Hooklength material and hooks
The strength of hooklength depends on only one factor – the predominant species being targeted.
So if I am on an out and out chub peg – and in the Ribble in winter you often catch 3-5lb fish – I will always use a minimum of .12mm diameter which is usually 2-3lb breaking strain.
If I am on a roach and dace peg I will scale down to .10mm, which is usually 1.5;b to 2lb breaking strain. If it is gin clear and likely to be a day for coaxing odd bites, then I will drop down to a .08 hooklength. The hooklength brands that I personally use are: Match Team, Drennan Supplex and some old Omni that I managed to find.
I have never been smashed by chub on .12mm diameter line and never been smashed by roach to 2lb plus on .10mm line. However, balanced tackle is critical so don’t go fishing with a poker-actioned rod with these diameter hooklengths or you are asking for trouble. Treat yourself to a Cadence rod. It makes good sense!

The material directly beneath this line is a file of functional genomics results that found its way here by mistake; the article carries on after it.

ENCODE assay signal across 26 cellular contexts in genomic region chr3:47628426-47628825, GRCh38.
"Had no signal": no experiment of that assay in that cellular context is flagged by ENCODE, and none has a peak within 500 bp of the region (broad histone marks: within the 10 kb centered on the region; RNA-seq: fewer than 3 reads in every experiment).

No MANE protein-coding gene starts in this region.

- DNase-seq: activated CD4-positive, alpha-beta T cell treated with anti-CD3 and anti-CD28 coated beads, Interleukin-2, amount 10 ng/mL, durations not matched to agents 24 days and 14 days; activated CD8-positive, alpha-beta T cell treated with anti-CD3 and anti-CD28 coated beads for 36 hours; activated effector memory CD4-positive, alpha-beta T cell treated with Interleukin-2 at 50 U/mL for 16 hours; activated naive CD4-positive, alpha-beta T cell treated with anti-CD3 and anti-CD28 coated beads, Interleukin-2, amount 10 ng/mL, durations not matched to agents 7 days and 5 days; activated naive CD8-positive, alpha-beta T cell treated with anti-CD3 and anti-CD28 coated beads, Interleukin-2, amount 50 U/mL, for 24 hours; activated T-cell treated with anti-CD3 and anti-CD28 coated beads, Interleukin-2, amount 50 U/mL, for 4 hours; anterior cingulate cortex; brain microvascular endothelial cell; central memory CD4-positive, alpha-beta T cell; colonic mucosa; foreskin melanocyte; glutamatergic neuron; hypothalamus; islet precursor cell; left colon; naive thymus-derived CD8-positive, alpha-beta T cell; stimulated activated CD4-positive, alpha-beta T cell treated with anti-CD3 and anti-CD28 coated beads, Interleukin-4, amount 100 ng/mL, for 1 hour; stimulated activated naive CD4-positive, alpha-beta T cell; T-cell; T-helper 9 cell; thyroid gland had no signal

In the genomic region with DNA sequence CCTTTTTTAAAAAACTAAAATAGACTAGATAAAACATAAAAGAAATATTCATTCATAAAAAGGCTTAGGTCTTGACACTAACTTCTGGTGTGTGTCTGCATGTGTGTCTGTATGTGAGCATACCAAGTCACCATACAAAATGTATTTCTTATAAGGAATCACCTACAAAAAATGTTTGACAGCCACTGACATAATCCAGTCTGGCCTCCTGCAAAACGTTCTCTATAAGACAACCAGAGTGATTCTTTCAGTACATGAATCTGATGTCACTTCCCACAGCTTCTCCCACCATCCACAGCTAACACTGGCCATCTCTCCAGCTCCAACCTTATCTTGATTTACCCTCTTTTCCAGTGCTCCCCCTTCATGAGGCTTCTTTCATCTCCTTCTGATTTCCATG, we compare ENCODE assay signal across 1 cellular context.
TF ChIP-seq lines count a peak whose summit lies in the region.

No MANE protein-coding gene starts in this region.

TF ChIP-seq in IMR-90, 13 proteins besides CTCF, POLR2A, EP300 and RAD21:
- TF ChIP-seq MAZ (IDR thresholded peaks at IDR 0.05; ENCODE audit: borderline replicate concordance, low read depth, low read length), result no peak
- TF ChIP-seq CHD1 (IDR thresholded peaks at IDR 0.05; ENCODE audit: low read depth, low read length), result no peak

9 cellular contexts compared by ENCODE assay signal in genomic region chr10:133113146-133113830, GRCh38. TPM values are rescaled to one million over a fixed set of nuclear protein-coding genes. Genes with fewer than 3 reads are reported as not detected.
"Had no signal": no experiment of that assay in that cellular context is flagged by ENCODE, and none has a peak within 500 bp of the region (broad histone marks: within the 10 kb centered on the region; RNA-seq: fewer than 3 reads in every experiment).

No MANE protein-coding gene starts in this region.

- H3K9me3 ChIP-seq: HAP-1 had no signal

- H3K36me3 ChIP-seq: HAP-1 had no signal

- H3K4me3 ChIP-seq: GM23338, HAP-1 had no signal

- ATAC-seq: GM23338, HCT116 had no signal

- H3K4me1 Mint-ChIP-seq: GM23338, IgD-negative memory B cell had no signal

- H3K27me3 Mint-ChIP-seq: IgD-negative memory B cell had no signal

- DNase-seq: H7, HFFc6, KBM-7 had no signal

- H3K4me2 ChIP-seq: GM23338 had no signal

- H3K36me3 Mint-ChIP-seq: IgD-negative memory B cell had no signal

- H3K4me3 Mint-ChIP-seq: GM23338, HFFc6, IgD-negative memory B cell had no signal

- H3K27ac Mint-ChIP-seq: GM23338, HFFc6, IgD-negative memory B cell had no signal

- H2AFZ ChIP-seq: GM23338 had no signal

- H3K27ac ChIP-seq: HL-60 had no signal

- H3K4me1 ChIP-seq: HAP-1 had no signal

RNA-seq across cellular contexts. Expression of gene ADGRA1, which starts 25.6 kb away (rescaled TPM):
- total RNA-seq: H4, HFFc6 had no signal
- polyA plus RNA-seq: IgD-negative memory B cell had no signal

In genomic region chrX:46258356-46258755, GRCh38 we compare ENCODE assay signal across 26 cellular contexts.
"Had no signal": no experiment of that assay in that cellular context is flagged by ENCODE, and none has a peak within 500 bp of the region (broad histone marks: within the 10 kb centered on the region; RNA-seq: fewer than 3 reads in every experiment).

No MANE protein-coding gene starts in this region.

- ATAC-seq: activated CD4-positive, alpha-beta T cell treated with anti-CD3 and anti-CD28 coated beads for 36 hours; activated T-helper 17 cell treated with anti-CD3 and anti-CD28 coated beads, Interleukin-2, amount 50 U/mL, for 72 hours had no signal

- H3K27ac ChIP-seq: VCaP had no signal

Whilst talking about balanced tackle, the first time I field-tested the Cadence CR10 15ft Zero float rod, I had tied on a .085 Drennan Supplex hooklength to a size 18 Colmic B957 hook as I was fishing with a single caster. I hooked an 8-10lb salmon, which my friend Barry Broad and I saw leap out as soon as it was hooked, and I played it for a good 20 minutes before the line sheared on the hook’s spade. Balanced tackle will help you land many bonus fish.
Hooks and bread punches